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Sonja Beddow
Sonja Beddow

Breaking the Ice: Pro bono work expands during pandemic lull

Name: Sonja (Sunny) Beddow

Title: Associate, Ballard Spahr

Education: B.A., history, University of British Columbia; J.D., Mitchell Hamline School of Law

Ballard Spahr associate Sonja (Sunny) Beddow increased her existing pro bono service representing foster children and immigration clients when the pandemic slowed her commercial real estate practice.

Those expanded pro bono commitments earned Beddow a 2021 Excellence Award last month from the Hennepin County Bar Association.

When the pandemic curtailed training for new volunteer attorneys, Beddow took an additional case for the Children’s Law Center of Minnesota, which provides free legal advocacy for foster care youth.

Pursuing a long-standing interest in immigration law, Beddow helped free from detention a client whose HIV diagnosis put him at greater risk of contracting the coronavirus while in custody. She also assists asylum seekers with their applications.

Now her real estate practice is “insanely booming.” Beddow enjoys seeing projects she’s worked on.

“Lawyers, we don’t create anything except paperwork and trouble most of the time, which I certainly do,” Beddow said. “I create a lot of paperwork and probably a little trouble.”

Q: Best way to start a conversation with you?

A: I’m pretty chatty, so the best way to start a conversation is just to say hi. Even if you’re shy, I’ll probably take it from there. It’s been a lonely year for an extrovert but I think we’re turning the corner.

Q: Why did you go to law school?

A: My dad was a family law referee for 30 years and a solo practitioner before that. He enjoyed his job, and that made an impact on me as a kid thinking, “I’ve got to work; I might as well find something I enjoy.” What he would say, and what I have found to be true, is that practicing law allows you to keep learning your entire career.

Q: Books you’re reading?

A: My favorites now are Bill Bryson and Sarah Vowell. I just read by Sarah Vowell, “Lafayette in the Somewhat United States.” “At Home” was the last one that I read by Bill Bryson.

Q: Pet peeve?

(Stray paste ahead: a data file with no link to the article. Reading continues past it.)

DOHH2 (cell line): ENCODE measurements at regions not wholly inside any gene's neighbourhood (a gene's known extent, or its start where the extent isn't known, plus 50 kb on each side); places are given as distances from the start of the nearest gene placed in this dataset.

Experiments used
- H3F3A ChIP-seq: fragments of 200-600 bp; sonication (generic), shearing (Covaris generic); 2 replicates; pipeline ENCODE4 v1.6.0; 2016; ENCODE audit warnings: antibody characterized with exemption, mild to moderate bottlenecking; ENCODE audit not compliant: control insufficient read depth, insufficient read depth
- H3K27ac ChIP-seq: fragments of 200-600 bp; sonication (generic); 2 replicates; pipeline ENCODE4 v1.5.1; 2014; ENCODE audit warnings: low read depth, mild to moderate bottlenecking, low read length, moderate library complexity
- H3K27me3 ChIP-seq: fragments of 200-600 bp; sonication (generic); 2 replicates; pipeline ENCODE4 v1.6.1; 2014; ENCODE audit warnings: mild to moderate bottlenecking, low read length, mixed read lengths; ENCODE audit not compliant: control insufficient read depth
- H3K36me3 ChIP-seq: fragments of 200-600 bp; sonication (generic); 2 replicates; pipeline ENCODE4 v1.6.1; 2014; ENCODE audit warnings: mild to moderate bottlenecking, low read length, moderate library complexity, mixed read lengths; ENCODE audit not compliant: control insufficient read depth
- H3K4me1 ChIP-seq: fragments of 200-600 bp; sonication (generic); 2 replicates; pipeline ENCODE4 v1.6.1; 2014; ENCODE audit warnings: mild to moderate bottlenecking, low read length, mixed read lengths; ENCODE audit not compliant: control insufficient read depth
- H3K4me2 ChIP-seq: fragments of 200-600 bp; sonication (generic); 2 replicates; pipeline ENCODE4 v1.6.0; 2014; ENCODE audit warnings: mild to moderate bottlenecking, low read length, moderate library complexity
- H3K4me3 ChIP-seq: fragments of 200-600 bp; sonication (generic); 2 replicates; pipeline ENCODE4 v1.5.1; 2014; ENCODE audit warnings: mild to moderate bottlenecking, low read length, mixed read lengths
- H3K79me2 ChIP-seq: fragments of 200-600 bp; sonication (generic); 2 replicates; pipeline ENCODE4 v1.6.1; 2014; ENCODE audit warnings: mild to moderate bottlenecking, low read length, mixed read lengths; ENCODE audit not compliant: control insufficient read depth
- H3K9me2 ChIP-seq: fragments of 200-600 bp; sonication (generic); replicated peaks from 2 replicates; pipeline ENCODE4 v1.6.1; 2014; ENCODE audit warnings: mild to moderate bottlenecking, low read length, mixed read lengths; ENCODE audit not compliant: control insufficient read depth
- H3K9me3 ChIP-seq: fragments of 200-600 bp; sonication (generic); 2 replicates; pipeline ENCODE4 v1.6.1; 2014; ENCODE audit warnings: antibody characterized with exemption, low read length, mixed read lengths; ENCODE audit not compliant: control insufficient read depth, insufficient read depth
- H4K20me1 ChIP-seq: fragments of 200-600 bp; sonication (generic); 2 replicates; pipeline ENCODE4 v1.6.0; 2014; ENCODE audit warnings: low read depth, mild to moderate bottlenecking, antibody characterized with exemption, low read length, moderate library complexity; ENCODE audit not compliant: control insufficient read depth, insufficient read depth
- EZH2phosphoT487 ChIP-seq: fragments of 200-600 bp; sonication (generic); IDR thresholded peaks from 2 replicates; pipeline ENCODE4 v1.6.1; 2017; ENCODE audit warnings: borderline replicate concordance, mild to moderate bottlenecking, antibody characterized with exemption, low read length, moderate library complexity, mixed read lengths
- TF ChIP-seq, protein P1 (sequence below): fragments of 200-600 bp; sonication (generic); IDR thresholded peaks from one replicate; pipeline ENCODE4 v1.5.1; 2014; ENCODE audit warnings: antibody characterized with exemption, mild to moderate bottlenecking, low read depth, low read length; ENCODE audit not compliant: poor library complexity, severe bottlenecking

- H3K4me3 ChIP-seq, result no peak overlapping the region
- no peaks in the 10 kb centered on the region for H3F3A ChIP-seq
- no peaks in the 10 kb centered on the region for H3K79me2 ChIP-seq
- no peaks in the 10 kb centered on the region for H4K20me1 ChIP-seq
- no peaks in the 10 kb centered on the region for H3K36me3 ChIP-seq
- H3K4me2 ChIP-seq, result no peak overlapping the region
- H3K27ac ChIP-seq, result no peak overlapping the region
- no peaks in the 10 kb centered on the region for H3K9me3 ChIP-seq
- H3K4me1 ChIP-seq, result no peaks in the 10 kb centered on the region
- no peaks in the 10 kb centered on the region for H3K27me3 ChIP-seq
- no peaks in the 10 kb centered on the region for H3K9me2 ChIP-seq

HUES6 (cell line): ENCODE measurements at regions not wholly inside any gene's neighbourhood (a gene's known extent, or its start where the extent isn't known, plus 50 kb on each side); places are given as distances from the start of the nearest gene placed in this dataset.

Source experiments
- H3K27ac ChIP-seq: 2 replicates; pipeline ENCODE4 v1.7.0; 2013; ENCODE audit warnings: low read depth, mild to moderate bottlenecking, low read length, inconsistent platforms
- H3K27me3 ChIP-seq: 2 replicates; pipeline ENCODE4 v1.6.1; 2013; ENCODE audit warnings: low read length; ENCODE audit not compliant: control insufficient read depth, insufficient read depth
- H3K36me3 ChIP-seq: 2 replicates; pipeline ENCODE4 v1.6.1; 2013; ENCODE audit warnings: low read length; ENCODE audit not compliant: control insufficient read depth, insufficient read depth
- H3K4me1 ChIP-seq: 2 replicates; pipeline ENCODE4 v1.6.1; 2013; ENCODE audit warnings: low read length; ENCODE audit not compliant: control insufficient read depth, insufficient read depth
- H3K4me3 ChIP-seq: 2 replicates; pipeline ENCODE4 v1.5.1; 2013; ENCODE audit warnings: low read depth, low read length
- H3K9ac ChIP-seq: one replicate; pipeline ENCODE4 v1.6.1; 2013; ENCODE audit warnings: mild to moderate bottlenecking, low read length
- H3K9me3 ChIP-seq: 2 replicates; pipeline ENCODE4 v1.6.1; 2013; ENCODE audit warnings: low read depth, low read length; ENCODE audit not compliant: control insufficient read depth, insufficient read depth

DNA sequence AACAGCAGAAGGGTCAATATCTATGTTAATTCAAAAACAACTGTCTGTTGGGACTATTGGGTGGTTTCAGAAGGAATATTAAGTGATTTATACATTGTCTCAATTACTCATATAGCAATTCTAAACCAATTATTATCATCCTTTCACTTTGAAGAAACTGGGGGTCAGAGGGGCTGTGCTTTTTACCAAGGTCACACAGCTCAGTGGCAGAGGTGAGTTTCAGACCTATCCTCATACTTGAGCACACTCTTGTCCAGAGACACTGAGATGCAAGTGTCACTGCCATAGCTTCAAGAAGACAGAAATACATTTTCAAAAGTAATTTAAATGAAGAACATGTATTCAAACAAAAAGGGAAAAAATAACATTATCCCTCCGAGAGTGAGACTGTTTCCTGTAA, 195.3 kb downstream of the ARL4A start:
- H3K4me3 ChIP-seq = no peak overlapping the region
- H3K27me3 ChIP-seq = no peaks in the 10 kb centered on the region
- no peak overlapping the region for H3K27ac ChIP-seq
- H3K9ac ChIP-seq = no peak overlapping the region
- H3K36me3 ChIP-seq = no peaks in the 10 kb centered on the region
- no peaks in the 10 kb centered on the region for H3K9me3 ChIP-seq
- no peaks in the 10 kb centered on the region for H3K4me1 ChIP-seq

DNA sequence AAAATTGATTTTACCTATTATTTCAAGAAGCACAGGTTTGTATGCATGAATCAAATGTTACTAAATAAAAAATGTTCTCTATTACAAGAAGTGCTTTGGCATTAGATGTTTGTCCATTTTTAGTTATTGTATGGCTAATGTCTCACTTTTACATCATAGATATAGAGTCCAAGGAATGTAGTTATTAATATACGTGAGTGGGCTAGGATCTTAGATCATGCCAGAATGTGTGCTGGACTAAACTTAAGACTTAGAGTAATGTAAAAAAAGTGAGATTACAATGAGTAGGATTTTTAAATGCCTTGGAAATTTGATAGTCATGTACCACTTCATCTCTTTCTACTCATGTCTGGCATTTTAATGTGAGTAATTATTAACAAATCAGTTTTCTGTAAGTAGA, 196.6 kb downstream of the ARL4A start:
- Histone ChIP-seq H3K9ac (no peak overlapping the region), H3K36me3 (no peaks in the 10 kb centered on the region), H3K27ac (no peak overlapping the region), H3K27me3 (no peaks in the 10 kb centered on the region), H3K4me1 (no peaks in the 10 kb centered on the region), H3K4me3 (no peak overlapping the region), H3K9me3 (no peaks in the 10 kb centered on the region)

A: Running in sand or trying to in the sand.

Q: Best part of your work?

A: I like my co-workers. I like my clients. I even like the lawyers on the other side. It’s a job that makes me happy.

Q: Least favorite?

A: I don’t love the administrative side of being a lawyer, entering your time, reviewing invoices and submitting expense reports and things like that.

Q: Favorite activity away from work?

A: Hiking with my family. I have a 2-year-old and a 4-year-old. My husband and I invested in good hiking backpacks for carrying kids. Now my almost 4-year-old is a pretty good hiker herself, so that helps.

Q: Where would you take someone visiting your hometown?

A: My hometown is St. Paul and I just moved back to the ZIP code I grew up in, which is crazy. I would probably take them down to Crosby Farm to do a little light hiking and along the [Mississippi] river. It’s so beautiful and powerful.

Q: Legal figure you most admire?

A: The late Justice Rosalie Wahl [the first woman to serve on the Minnesota Supreme Court]. For everything she did and accomplished, she just seemed to have been a humble, hardworking and loving person.

Q: Misconception that others have about your work as an attorney?

A: A lot of people think lawyers just go to court and forget that there is a whole different kind of lawyer that exists. And, frankly, nobody who’s not a lawyer really knows what my job is.

Q: Favorite novel, movie or TV show about lawyers?

A: I bought a book when I first started law school at a garage sale for a dollar or two, a big hardcover called “Great American Trials.” It’s chronological so they have the Salem witch trials and O.J. Simpson but there’s tons of ones in between. There’s just so much information about all these things that are intertwined in the history of our country.

 

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